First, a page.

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Healthy lifestyle can reduce risk, impact of diabetes

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One in three adults have prediabetes

GALVESTON COUNTY – An estimated 88 million – that is more than one in three adults – have prediabetes, and more than 84 percent of them do not even know it.

But there is good news. Those at risk for prediabetes and type 2 diabetes can lower their chances if they make lifestyle changes including adopting a healthy diet, being physically active and losing weight.

November marks National Diabetes Awareness Month, a time to raise awareness about prediabetes, diabetes, risk factors and the important role a healthy lifestyle can play.

“The good news is making healthy changes to your lifestyle can delay or even prevent prediabetes and type 2 diabetes, as well as other health problems, even if you are at high risk,” said Ami Cotharn, RN, Galveston County Health District community health services manager.

Risk factors for prediabetes include being overweight, family history, being physically inactive and being 45 years and older. Early treatment, in addition to small lifestyle changes, can help return blood sugar levels to a normal range, effectively delaying or preventing type 2 diabetes.

“You may not notice any symptoms so it’s important to get your blood sugar tested if you’re at risk,” Cotharn said.

More than 34 million people have diabetes. That is about 1 in every 10 people. You can manage diabetes by working with a health care provider, eating healthy and staying active. There are three main types of diabetes – type 1, type 2 and gestational.

Type 1 accounts for roughly 5-10 percent of all diagnosed cases in adults and can develop at any age. There is no known way to prevent it. It is usually diagnosed in children, teens and young adults.

Type 2 diabetes

Type 2 diabetes is the most common, accounting for roughly 90-95 percent of adults who have diabetes. Type 2 affects a body’s ability to use insulin well and makes it unable to regulate blood sugar levels. It develops over many years and is usually diagnosed in adults.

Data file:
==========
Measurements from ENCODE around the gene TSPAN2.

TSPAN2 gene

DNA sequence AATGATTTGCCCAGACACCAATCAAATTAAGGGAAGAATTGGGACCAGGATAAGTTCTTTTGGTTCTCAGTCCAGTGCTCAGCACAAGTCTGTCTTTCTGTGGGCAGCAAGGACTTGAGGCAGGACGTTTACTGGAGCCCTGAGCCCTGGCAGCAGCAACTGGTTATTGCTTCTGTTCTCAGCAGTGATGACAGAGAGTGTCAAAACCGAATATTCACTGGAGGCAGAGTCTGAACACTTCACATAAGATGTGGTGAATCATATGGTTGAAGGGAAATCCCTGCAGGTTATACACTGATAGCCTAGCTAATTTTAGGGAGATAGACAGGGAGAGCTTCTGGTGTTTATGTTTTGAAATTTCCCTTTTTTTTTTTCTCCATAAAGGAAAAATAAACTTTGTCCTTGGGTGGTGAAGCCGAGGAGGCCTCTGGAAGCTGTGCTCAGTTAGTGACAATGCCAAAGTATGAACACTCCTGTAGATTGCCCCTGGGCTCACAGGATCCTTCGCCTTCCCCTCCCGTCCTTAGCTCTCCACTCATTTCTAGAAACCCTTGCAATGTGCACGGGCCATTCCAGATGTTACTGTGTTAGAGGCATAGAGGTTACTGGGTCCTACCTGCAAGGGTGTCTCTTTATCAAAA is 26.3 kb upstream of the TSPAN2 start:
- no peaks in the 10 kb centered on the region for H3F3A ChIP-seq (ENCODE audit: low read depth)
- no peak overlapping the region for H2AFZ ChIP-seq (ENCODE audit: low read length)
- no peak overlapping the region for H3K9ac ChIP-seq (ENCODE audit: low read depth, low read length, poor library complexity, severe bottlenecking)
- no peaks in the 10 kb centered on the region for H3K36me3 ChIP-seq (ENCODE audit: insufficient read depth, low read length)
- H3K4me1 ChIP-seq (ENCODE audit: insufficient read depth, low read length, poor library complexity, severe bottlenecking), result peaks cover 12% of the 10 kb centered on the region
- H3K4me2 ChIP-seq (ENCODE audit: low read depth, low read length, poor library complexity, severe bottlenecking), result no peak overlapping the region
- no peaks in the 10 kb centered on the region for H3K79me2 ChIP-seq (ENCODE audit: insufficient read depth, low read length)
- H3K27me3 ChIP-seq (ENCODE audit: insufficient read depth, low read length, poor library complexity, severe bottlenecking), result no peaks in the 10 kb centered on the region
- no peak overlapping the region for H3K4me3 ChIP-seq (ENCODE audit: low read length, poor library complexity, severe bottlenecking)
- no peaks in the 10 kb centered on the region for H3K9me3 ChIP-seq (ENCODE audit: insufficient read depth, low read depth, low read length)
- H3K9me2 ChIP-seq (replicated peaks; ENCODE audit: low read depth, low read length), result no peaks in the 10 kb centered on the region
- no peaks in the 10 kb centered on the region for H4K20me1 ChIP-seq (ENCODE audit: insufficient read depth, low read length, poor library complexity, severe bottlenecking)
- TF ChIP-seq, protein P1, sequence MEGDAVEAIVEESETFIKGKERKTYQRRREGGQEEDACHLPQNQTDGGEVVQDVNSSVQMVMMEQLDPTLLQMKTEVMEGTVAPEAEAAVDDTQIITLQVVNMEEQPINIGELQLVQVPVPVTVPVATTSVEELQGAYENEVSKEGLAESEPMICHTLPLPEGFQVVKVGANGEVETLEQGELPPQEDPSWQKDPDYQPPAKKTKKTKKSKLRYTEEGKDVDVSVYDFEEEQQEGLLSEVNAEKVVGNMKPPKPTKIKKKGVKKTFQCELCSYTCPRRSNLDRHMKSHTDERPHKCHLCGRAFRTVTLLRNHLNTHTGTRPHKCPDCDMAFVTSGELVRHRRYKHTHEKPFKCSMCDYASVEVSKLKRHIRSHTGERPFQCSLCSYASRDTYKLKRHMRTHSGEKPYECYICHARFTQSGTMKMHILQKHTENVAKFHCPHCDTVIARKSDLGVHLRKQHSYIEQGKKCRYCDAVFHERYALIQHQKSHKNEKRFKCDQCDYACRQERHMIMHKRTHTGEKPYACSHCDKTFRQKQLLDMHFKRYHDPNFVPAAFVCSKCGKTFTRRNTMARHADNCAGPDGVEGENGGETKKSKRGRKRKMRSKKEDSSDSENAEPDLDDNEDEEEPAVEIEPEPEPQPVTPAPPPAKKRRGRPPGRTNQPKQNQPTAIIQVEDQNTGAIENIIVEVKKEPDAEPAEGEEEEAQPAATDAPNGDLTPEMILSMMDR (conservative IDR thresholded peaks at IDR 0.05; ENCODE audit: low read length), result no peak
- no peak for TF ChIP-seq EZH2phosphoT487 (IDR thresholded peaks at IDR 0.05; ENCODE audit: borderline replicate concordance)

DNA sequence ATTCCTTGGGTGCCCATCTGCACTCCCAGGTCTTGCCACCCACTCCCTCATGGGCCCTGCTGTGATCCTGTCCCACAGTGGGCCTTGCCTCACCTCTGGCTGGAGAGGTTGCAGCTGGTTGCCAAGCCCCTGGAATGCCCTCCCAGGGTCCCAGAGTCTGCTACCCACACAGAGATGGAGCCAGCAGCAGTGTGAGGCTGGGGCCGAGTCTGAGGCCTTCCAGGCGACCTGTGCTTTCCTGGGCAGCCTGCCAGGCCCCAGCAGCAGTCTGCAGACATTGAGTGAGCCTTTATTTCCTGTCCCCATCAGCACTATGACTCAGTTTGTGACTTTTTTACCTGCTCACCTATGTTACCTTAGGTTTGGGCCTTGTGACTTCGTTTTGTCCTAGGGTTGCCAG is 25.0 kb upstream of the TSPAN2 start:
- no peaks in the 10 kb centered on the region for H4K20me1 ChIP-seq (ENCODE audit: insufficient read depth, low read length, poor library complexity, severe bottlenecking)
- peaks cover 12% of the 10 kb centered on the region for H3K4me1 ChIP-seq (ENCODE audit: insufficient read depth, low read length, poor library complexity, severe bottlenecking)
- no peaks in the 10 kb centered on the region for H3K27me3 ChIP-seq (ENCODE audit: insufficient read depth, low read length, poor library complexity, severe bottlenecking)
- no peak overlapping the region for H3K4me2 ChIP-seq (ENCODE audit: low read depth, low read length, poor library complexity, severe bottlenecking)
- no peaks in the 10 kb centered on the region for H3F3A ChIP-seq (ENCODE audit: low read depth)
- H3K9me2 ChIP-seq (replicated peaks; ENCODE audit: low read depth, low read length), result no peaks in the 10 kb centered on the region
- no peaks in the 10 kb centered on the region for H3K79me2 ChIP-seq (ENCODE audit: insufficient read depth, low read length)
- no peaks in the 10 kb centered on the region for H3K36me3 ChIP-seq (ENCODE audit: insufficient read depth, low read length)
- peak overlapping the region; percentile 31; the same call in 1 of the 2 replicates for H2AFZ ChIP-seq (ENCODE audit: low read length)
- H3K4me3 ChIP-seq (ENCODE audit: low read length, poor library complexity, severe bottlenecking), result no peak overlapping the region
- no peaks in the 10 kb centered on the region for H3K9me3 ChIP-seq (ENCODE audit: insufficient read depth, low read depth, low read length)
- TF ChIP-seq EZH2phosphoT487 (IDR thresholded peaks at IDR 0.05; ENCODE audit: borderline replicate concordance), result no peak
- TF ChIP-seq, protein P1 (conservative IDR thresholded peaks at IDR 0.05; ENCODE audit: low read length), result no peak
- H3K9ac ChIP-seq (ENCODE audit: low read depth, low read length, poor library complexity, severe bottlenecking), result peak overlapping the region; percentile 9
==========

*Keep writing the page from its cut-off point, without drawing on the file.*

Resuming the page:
“Diabetes can cause blood sugar levels to rise higher than normal, which can have serious long-term complications like

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heart disease, nerve damage and kidney damage,” Cotharn said. Early detection and treatment are key. They can decrease your risks of developing complications. Working with your health care provider and diabetes health team is vitally important to controlling the disease.”

Small changes make a difference. Fuel your body with foods that help you feel better, stabilize your blood sugar and makes you feel happy and fed. Moving your body just 30 minutes a day can make a positive difference.

“Start slow. You don’t have to run a 5K on your first day. Take a walk around the block, go for a bike ride. Find something that you enjoy so that you’ll stick with it,” Cotharn said. “And involve your family. They are part of your support system.

Uncontrolled, diabetes can cause blindness, nerve damage, kidney disease and other health problems and affects many.

Symptoms of type 2 diabetes may include urinating often, feeling very thirsty or hungry – even though you are eating, extreme fatigue, blurry vision, cuts or bruises that are slow to heal and tingling, pain or numbness in hands and feet.

Risk factors for developing type 2 diabetes include:

·         Being overweight;

·         Being 45 years old or older;

·         Having a parent, brother or sister with type 2 diabetes;

·         Being physically active less than three times a week; and

·         Ever having gestational diabetes or giving a birth to a baby who weight more than nine pounds

Those who show any risk signs should contact their health care provider to see if they should be tested for type 2 diabetes. Race and ethnicity also matter. African Americans, Hispanic/ Latino Americans, American Indians, Pacific Islanders and some Asian Americans are at higher risk for type 2 diabetes.

“There is not a cure for diabetes, but you can manage it,” Cotharn said. “The sooner you find out if you have diabetes, the sooner you can start making changes that will benefit you now and in the future.”

For more information, visit www.cdc.gov/diabetes.

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